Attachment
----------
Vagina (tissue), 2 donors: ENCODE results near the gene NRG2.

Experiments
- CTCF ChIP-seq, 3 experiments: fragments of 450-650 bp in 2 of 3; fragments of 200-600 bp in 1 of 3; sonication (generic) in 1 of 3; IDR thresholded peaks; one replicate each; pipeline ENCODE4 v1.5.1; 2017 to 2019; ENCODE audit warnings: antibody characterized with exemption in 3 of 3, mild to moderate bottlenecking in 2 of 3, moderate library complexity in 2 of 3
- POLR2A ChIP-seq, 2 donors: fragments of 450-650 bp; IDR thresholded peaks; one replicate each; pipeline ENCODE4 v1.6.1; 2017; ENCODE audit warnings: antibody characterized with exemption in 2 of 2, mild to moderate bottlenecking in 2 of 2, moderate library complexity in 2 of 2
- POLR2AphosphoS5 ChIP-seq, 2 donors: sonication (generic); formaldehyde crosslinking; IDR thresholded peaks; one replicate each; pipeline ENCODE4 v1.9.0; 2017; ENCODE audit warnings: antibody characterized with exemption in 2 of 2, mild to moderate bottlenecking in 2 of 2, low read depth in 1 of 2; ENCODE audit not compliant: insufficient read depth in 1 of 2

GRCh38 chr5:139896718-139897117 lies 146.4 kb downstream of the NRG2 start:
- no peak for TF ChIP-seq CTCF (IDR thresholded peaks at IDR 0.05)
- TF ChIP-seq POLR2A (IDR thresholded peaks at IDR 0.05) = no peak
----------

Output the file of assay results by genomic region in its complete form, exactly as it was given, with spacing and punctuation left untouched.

Vagina (tissue), 2 donors: ENCODE results near the gene NRG2.

Experiments
- CTCF ChIP-seq, 3 experiments: fragments of 450-650 bp in 2 of 3; fragments of 200-600 bp in 1 of 3; sonication (generic) in 1 of 3; IDR thresholded peaks; one replicate each; pipeline ENCODE4 v1.5.1; 2017 to 2019; ENCODE audit warnings: antibody characterized with exemption in 3 of 3, mild to moderate bottlenecking in 2 of 3, moderate library complexity in 2 of 3
- POLR2A ChIP-seq, 2 donors: fragments of 450-650 bp; IDR thresholded peaks; one replicate each; pipeline ENCODE4 v1.6.1; 2017; ENCODE audit warnings: antibody characterized with exemption in 2 of 2, mild to moderate bottlenecking in 2 of 2, moderate library complexity in 2 of 2
- POLR2AphosphoS5 ChIP-seq, 2 donors: sonication (generic); formaldehyde crosslinking; IDR thresholded peaks; one replicate each; pipeline ENCODE4 v1.9.0; 2017; ENCODE audit warnings: antibody characterized with exemption in 2 of 2, mild to moderate bottlenecking in 2 of 2, low read depth in 1 of 2; ENCODE audit not compliant: insufficient read depth in 1 of 2

GRCh38 chr5:139896718-139897117 lies 146.4 kb downstream of the NRG2 start:
- no peak for TF ChIP-seq CTCF (IDR thresholded peaks at IDR 0.05)
- TF ChIP-seq POLR2A (IDR thresholded peaks at IDR 0.05) = no peak